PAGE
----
When even a film’s own cast start mumbling about how they haven’t seen it, that it’s probably a bit rubbish, and that it’s not a critics’ film, you know you’re in trouble. Sure enough, this latest version of a story which had a perfectly decent outing all of 10 years ago turns out to be a dud. It’s the usual reasons to blame too – a dog of a script, wooden half-hearted acting and a boring story about saving the world. To be fair, the special effects are actually pretty good, and some minor characters put in a shift, but in the preview screening people started walking out after 10 minutes.
Do we really have to go through the whole set-up of how they become the Four? Apparently we do, so we get a full hour of Teller’s Reed Richards inventing a teleportal machine which sends sand, chimps and then humans to an undiscovered planet that turns out to have an inexhaustible supply of power. He teams up with Johnny Storm (Jordan, ok), Sue Storm (Mara, half-asleep), Victor von Doom (Kebbell, chewing scenery) and his old pal Ben Grimm (Jamie Bell, adequate) to complete the work, but an accident sees Doom stranded on the planet alone while the other four return to Earth with strange powers.
Richard’s elastic body is a marvel of special effects, as he stretches and contorts his limbs, and Johnny’s Flame is equally impressive, especially in the sound department. Sue Storm’s powers are visually striking, only The Thing looks a little odd. What is so depressing though is how hackneyed the story and script are, with the usual ‘let’s use these powers to aid mankind’ thrown in with ‘let’s get some rest’ style clichés.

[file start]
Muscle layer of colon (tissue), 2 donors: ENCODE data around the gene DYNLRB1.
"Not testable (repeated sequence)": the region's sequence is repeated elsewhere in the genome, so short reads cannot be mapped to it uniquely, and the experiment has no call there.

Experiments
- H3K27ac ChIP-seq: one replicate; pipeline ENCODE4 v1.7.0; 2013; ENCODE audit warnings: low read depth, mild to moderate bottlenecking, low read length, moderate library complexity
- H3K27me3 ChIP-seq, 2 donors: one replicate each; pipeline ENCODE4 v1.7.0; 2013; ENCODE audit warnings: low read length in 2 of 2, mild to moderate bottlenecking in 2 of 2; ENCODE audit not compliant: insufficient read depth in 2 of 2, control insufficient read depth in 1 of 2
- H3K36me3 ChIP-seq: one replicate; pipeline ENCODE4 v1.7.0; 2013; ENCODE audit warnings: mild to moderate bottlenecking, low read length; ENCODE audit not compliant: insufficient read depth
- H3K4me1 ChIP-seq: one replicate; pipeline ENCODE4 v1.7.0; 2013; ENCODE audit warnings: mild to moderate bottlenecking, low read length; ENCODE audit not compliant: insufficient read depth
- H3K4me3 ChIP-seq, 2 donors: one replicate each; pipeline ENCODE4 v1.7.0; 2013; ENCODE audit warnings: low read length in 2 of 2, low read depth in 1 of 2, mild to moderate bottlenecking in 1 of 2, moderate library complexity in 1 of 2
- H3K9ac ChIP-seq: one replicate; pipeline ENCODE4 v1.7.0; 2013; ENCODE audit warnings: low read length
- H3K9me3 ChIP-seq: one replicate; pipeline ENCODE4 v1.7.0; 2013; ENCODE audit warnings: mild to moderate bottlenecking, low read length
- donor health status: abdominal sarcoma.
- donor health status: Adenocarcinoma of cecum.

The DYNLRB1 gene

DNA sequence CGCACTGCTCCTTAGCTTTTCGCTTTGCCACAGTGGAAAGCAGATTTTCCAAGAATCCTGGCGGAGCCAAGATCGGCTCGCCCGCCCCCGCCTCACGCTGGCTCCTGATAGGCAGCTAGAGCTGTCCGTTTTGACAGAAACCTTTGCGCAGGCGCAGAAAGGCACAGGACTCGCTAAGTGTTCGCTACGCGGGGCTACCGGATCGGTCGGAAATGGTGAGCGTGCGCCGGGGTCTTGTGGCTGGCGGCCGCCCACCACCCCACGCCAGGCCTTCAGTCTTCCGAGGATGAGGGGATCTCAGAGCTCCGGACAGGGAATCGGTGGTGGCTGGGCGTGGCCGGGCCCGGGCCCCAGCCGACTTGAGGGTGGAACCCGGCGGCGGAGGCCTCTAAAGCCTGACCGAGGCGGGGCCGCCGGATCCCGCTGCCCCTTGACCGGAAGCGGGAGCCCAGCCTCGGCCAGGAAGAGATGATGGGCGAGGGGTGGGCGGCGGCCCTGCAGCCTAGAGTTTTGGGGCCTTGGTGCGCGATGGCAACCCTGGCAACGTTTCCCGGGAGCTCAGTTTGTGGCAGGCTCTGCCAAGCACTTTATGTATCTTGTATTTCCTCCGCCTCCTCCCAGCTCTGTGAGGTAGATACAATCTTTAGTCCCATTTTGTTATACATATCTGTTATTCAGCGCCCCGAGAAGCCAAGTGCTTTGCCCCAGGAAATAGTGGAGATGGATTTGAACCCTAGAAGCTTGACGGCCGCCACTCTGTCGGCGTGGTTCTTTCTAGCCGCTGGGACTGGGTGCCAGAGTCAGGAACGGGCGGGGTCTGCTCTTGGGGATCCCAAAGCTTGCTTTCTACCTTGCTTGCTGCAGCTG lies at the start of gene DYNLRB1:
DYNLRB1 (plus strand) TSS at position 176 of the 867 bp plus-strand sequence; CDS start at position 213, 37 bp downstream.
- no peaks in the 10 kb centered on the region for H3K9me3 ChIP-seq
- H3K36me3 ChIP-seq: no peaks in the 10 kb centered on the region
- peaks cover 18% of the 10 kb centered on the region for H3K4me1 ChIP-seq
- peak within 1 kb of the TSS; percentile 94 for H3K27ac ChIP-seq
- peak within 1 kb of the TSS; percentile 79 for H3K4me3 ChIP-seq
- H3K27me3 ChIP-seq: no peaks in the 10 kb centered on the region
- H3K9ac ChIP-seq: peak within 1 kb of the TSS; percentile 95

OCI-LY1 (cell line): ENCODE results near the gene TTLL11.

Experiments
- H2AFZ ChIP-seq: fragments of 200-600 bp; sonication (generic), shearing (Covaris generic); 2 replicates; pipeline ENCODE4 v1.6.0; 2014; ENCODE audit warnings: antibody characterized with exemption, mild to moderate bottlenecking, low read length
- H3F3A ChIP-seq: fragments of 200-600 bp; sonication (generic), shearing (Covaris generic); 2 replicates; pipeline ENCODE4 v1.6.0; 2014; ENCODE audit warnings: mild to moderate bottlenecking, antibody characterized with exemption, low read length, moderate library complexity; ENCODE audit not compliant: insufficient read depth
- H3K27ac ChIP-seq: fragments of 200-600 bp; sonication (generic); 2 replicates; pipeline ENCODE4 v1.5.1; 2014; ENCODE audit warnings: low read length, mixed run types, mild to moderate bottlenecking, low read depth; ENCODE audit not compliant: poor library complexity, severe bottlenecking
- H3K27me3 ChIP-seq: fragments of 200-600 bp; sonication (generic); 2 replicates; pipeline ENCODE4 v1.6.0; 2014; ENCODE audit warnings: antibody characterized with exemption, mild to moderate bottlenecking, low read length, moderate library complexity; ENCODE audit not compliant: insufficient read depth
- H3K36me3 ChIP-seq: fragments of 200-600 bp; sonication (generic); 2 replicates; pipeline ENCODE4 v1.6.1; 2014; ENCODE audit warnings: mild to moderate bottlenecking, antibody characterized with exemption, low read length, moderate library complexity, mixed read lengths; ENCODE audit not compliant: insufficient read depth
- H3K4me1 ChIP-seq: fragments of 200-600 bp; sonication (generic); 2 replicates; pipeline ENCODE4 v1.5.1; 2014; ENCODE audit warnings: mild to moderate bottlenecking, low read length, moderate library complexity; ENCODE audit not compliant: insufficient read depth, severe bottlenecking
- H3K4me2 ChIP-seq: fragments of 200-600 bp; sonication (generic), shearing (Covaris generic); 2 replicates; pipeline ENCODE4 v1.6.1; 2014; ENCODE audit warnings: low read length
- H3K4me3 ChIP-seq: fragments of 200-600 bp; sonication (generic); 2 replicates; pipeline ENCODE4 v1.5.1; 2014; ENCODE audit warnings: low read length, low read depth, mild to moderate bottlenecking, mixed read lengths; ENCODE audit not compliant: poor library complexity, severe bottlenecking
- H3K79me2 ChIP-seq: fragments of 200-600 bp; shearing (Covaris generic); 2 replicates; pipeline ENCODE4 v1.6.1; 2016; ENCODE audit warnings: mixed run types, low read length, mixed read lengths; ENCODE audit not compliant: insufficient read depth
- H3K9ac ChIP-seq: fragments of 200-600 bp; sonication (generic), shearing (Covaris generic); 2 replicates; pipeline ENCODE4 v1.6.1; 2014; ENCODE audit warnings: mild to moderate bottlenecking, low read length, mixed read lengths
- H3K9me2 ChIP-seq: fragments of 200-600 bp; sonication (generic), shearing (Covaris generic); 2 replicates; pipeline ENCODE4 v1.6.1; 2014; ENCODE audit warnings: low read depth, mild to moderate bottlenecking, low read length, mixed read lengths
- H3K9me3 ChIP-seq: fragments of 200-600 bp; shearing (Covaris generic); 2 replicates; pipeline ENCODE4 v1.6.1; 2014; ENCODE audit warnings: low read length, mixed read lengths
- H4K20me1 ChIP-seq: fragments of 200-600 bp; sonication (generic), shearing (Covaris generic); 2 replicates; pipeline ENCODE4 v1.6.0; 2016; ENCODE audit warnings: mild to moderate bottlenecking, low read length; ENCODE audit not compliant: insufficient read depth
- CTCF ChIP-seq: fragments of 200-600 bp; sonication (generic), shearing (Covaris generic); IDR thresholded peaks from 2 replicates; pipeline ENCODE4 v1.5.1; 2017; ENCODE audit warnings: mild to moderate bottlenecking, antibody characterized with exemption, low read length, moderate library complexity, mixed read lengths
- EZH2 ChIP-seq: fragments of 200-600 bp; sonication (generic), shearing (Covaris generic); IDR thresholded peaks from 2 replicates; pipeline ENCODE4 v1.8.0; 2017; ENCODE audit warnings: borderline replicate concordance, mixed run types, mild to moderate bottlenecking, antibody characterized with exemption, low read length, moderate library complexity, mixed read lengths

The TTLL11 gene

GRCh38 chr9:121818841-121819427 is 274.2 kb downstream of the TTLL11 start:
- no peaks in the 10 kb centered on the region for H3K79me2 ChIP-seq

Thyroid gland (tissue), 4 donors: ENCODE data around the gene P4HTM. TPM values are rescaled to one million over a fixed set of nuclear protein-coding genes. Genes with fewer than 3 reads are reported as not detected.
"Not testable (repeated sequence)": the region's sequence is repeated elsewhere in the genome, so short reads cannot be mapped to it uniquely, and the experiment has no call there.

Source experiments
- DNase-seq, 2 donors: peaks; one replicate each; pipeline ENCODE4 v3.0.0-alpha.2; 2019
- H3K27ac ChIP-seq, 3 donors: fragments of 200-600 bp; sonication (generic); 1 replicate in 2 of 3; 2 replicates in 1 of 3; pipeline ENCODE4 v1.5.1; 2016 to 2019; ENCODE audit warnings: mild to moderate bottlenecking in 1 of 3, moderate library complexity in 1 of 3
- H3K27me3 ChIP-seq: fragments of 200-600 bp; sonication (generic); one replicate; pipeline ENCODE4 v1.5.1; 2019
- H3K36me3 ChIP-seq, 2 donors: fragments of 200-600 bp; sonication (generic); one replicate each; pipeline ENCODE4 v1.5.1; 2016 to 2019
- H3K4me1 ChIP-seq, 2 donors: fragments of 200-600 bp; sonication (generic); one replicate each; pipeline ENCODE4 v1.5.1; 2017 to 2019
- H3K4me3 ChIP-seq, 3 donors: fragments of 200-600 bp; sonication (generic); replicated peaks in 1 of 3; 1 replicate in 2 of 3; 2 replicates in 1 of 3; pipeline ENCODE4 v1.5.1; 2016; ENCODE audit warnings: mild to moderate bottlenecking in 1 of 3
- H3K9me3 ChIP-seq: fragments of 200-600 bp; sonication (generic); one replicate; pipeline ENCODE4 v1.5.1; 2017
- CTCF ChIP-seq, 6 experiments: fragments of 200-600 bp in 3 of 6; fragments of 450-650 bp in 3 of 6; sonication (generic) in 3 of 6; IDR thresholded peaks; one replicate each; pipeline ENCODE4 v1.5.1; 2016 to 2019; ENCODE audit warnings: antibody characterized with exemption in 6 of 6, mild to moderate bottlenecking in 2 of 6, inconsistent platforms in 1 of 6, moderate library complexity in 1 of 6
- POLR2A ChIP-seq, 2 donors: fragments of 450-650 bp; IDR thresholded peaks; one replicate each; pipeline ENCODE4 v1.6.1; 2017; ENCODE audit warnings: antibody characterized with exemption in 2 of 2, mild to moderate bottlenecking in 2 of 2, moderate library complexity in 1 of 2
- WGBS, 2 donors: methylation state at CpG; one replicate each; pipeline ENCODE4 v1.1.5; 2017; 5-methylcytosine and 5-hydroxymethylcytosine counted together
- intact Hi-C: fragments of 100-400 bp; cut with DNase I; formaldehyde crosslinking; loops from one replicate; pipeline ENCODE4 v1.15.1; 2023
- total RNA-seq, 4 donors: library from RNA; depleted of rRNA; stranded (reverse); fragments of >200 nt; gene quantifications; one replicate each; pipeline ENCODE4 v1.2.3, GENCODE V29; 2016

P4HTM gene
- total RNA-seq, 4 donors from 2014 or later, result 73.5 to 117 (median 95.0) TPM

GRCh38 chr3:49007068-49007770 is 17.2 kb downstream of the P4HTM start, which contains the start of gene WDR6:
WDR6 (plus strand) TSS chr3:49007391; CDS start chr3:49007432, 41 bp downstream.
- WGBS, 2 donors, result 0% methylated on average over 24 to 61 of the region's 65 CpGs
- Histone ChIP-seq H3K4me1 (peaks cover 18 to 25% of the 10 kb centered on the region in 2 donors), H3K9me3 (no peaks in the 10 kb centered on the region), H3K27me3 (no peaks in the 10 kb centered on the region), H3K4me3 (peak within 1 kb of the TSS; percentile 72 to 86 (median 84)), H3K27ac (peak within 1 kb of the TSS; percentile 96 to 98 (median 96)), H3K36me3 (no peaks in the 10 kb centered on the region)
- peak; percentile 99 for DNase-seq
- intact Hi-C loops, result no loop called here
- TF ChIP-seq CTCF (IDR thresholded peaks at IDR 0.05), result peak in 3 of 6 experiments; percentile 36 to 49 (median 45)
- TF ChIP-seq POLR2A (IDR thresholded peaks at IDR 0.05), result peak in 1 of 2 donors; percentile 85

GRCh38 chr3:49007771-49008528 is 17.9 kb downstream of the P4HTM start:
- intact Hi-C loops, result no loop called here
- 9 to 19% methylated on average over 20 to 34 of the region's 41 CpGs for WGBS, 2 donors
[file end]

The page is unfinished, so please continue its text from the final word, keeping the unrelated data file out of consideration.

As usual in these franchises the most interesting character is the bad seed, here Kebbell’s Doom, relishing his lonely planet and intent of wreaking havoc on Earth when he gets his chance. His costume is a marvel of green moving slime, but as his mouth doesn’t move when he speaks it does cause some confusion in one scene. He throws in some eco-friendly waffle about mankind having blown its chance on Earth, and greed bringing about everyone’s downfall, but it’s all terribly half-hearted. Kebbell’s acting also highlights the shortcomings of the others, especially Teller’s Richards and Mara’s Sue Storm, who makes looking moody an art form.
Having gone down the road of telling us how they become the Fit leaves little room for any actual story – the film is virtually plotless – or action, with the final showdown actually a bit dull. You could say that about the whole thing actually, no pun intended.
Overall verdict: Box-ticking exercise in updating a franchise for no particular reason and bringing nothing new to the table. The special effects are state of the art but is that a good enough reason to sit through yet another franchise product. Cheerless.
Reviewer: Mike Martin